The policeman said that the neighbourhood had always been a trouble to the police and added that it always would be as long as it existed.
When the police inspector gave evidence at Jessie Dagwell's inquest, he said that he had known the neighbourhood for over 18 years and said that it had always been the resort of prostitutes as well as a dumping ground for stolen property. He added that owing to police measures, things had got a little better recently observing that they had somewhat cleared the street of the bully class which had at one time been very prevalent there but added that he didn't think that there was a worse street in Portsmouth.
When the chief inspector gave evidence, he said that rents on the houses in the street varied from 3s 6d to 5s per week.
The police inspector added that the upstairs portions of some of the houses were unfit to live in owing to the roofs being leaky.
When the coroner summed up he said, 'What strikes me most is the horrible place this street is. I do not hesitate to say that it strikes me as being a den of infamy, vice, and immorality, and I cannot see why it is allowed to exist. We have heard a good deal about the place, but I went to see the house myself last Monday, and bad as the descriptions given were, the place seems to be even worse. So far as I can bear out the information given by the police is absolutely true. It is a pestilential spot and I cannot imagine what would happen up there if we had an epidemic of a serious nature in the town. The houses are out of repair and insanitary and are improper for people to live in. Portsmouth has made rapid strides during the past 30 years, and we are proud of the town, but not of this part, and, it seems to me, the sooner we wipe it out the better. I sometimes wonder whether the Naval authorities could put this place out of bounds. What is the worst feature is the fact that there is a very large number of children living in this horrible place. I see no reason why something should not be done to get rid of the place'.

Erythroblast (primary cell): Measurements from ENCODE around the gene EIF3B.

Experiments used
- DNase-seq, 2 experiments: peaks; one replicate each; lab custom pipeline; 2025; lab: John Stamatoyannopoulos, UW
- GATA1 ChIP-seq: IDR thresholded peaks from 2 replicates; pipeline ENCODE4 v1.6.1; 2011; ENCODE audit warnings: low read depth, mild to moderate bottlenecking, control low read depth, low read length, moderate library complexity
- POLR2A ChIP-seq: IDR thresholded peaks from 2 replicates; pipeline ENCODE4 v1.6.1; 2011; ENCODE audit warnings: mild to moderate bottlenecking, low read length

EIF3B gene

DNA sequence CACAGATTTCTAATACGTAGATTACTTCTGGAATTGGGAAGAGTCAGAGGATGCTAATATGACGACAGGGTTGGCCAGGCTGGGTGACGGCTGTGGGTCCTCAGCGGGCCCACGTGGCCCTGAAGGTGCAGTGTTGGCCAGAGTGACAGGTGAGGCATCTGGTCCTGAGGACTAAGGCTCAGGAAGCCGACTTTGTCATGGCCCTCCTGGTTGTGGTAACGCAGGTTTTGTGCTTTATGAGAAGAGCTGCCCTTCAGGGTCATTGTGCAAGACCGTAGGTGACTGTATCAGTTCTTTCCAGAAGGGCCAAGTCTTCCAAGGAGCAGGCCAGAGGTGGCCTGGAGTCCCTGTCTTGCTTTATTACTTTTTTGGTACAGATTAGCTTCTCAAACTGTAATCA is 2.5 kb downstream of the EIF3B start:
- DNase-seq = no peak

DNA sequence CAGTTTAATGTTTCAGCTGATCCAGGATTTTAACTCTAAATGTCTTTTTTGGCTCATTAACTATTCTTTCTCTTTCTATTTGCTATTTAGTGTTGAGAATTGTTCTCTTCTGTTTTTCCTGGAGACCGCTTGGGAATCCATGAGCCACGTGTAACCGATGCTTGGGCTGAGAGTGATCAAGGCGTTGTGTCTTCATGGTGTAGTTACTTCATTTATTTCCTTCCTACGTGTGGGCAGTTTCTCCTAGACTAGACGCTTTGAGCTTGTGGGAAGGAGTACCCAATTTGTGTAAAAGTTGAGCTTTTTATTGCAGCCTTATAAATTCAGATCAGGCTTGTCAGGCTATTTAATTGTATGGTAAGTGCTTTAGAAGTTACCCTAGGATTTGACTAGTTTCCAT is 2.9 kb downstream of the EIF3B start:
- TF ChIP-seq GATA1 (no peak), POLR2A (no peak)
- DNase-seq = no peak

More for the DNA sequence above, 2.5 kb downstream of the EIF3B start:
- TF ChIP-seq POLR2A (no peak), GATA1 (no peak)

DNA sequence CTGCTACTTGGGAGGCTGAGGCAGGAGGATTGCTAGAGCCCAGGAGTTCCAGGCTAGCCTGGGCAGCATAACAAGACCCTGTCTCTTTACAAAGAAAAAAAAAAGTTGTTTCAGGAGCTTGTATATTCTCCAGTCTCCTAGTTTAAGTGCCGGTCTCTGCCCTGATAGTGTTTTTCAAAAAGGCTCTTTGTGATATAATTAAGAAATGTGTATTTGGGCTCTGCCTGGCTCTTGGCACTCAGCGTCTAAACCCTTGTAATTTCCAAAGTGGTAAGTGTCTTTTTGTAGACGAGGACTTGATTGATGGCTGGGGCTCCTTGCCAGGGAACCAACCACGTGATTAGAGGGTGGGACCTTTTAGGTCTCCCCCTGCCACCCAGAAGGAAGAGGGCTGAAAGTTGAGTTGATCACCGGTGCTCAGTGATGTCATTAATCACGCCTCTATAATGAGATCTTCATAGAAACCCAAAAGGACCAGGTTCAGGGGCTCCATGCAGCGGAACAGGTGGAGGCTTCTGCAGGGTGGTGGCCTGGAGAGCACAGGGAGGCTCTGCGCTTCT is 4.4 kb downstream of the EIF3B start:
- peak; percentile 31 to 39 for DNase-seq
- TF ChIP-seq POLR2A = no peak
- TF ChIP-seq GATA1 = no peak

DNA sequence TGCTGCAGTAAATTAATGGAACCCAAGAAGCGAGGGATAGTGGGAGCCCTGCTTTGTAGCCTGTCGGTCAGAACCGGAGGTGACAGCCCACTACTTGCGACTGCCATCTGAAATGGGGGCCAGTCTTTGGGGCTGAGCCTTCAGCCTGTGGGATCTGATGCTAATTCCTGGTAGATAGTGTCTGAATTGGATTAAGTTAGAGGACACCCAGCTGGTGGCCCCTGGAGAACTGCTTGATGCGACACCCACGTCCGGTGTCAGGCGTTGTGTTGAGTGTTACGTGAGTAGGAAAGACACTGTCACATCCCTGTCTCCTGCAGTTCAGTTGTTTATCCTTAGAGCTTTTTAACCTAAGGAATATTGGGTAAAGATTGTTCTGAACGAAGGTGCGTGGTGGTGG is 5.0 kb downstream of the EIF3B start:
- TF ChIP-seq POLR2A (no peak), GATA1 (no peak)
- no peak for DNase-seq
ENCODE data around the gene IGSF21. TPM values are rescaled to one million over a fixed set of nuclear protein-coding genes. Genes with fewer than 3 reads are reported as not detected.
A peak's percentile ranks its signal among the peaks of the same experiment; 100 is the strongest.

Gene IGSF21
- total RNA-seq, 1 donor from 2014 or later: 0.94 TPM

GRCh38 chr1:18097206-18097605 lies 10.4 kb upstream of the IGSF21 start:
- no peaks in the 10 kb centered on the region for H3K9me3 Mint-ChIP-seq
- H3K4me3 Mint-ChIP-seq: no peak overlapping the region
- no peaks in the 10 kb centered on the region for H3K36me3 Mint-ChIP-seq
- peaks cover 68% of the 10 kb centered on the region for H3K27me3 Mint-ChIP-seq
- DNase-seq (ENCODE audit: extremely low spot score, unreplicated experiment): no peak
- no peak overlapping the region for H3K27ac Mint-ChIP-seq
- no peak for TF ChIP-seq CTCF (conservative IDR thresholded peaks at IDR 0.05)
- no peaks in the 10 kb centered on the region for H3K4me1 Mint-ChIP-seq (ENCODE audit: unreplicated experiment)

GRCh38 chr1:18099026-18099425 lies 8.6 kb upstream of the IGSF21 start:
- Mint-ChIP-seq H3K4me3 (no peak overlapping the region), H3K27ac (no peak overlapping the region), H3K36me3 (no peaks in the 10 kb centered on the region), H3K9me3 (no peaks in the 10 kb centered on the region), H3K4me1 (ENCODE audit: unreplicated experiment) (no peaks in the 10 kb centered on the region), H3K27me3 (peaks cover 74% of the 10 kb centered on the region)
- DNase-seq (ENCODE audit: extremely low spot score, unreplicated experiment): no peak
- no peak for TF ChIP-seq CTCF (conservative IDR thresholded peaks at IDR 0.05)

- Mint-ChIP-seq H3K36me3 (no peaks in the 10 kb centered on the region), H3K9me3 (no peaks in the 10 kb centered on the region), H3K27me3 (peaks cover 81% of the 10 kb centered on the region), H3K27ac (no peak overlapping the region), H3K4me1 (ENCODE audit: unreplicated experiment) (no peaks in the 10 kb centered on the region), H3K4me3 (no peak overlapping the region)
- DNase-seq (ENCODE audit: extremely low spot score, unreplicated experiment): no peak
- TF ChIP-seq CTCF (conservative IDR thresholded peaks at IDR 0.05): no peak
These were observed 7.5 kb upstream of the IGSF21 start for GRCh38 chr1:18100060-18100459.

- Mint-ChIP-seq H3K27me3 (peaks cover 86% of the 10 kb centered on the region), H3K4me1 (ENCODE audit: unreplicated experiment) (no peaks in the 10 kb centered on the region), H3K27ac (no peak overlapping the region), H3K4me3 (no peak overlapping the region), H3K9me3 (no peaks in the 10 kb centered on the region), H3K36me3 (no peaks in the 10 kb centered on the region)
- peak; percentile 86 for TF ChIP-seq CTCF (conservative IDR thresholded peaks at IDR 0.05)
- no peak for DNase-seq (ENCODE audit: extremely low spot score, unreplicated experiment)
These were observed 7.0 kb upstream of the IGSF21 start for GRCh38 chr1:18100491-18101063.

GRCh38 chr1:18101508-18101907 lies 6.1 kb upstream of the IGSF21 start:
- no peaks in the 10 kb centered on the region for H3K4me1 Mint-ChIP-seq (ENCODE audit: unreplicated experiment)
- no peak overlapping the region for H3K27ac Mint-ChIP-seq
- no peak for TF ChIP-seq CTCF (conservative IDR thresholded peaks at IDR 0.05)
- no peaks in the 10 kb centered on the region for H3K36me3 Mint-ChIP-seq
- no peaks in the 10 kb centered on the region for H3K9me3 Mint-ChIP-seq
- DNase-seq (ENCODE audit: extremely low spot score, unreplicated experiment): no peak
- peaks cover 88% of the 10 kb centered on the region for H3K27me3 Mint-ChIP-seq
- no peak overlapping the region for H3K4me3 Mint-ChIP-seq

see Belfast News-Letter - Tuesday 31 August 1915
see Boston Guardian - Saturday 15 November 1913
see Nottingham Evening Post - Saturday 08 November 1913
see Portsmouth Evening News - Thursday 27 November 1913